Vas suggested that the government might consider adopting a smarter approach to subsidy frameworks.
Eric Vas, President of Bajaj Auto’s electric vehicle division, during his speech at the India EV Conclave, pointed out the need for a revamp in the current subsidy framework for electric two-wheelers. He argued that the existing system distorts demand patterns. Vas expressed concern about subsidies being a risky and potentially harmful path for the industry. He advocated for the removal of subsidies to allow for a natural market equilibrium.
Vas critiqued the current focus of the FAME subsidy, which is based on battery size, for leading to excessive development in a specific direction. He questioned the effectiveness of this approach, noting that its true impact remains uncertain at this point.
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The FAME-II scheme offers a demand subsidy for electric two-wheelers, providing Rs 10,000 per kWh, limited to 15% of the vehicle’s ex-factory price. This has changed from the previous incentive of Rs 15,000 per kWh with a 40% cost cap. However, this subsidy excludes low-speed two-wheelers, only benefiting high-speed models that meet certain speed and range criteria.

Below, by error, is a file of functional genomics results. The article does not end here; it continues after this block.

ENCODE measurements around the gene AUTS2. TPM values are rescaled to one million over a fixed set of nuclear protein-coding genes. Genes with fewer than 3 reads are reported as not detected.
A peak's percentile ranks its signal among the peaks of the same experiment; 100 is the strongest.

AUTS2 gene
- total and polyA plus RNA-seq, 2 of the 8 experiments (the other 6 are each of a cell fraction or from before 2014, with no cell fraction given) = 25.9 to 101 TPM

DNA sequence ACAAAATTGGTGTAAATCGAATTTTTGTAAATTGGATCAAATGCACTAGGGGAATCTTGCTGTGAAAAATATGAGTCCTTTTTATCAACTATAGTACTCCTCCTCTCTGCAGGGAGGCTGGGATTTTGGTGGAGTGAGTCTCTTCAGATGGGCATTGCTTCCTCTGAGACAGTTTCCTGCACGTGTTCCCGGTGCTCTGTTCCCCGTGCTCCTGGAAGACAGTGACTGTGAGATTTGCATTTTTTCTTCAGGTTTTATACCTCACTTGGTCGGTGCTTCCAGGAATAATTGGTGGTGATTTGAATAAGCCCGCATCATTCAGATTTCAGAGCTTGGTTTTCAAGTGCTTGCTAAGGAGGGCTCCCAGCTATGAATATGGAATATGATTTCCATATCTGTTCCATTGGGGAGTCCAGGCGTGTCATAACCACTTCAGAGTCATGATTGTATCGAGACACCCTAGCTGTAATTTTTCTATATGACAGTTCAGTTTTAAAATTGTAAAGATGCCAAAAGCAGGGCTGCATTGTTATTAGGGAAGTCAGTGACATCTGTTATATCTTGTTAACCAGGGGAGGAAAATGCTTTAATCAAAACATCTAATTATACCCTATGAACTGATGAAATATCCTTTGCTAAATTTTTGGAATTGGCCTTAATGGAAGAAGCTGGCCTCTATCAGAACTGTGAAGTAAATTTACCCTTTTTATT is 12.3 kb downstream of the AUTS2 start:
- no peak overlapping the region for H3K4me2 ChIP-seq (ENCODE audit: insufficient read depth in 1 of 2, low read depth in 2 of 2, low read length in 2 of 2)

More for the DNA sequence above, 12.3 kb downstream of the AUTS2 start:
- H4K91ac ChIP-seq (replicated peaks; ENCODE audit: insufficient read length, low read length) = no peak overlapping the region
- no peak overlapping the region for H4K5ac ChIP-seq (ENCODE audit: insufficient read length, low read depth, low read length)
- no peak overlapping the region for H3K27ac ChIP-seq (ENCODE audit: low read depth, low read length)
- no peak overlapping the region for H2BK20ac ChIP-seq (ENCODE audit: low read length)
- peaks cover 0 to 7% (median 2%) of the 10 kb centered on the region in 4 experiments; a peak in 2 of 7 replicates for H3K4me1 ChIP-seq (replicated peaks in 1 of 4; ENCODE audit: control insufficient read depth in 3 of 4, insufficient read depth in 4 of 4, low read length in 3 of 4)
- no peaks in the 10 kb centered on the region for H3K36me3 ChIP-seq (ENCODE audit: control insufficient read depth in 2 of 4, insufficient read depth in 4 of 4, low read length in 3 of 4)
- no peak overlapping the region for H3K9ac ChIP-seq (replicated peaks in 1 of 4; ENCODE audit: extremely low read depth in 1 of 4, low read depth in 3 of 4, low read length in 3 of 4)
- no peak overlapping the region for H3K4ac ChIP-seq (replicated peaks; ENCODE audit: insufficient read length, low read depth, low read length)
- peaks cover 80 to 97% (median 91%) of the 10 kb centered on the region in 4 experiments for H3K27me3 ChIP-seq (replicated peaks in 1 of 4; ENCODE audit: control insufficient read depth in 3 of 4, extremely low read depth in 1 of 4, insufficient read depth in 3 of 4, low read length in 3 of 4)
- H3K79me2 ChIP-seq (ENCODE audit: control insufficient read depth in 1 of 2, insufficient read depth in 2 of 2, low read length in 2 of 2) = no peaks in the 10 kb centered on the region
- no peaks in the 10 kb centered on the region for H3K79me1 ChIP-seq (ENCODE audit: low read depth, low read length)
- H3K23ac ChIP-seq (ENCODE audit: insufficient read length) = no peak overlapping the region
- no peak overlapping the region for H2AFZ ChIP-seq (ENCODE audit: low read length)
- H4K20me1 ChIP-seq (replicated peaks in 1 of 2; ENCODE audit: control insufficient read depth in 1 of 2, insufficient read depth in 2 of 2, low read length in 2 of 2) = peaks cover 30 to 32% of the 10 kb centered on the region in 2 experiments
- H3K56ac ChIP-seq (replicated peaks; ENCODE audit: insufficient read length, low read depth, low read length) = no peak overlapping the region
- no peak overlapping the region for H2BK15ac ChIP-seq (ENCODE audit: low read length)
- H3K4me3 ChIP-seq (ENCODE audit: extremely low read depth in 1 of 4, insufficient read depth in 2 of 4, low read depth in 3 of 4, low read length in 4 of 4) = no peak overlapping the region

This subsidy bias towards high-speed models, according to Vas, has led mainstream manufacturers to overlook other electric scooter segments, such as low-speed vehicles. He highlighted that Bajaj Auto, through its investment in Yulu, a Bengaluru-based shared electric mobility company, has noted the quiet growth of non-subsidized low-speed electric scooters.
Vas also proposed alternative incentives, like a GST holiday for the electric two-wheeler segment, which he believes wouldn’t cause distortions within different vehicle categories. He emphasized the need for a smarter subsidy framework and its urgent overhaul.
Regarding sustaining the growth of electric two-wheelers, Vas sees reducing costs and enhancing competitiveness as crucial. He acknowledged that government incentives like lower GST, production-linked incentives, and FAME scheme benefits, coupled with reduced registration and road taxes, currently subsidize nearly half of an electric two-wheeler’s cost. However, he questioned the long-term sustainability of such support and stressed the industry’s need to focus on cost reduction and competitive enhancement.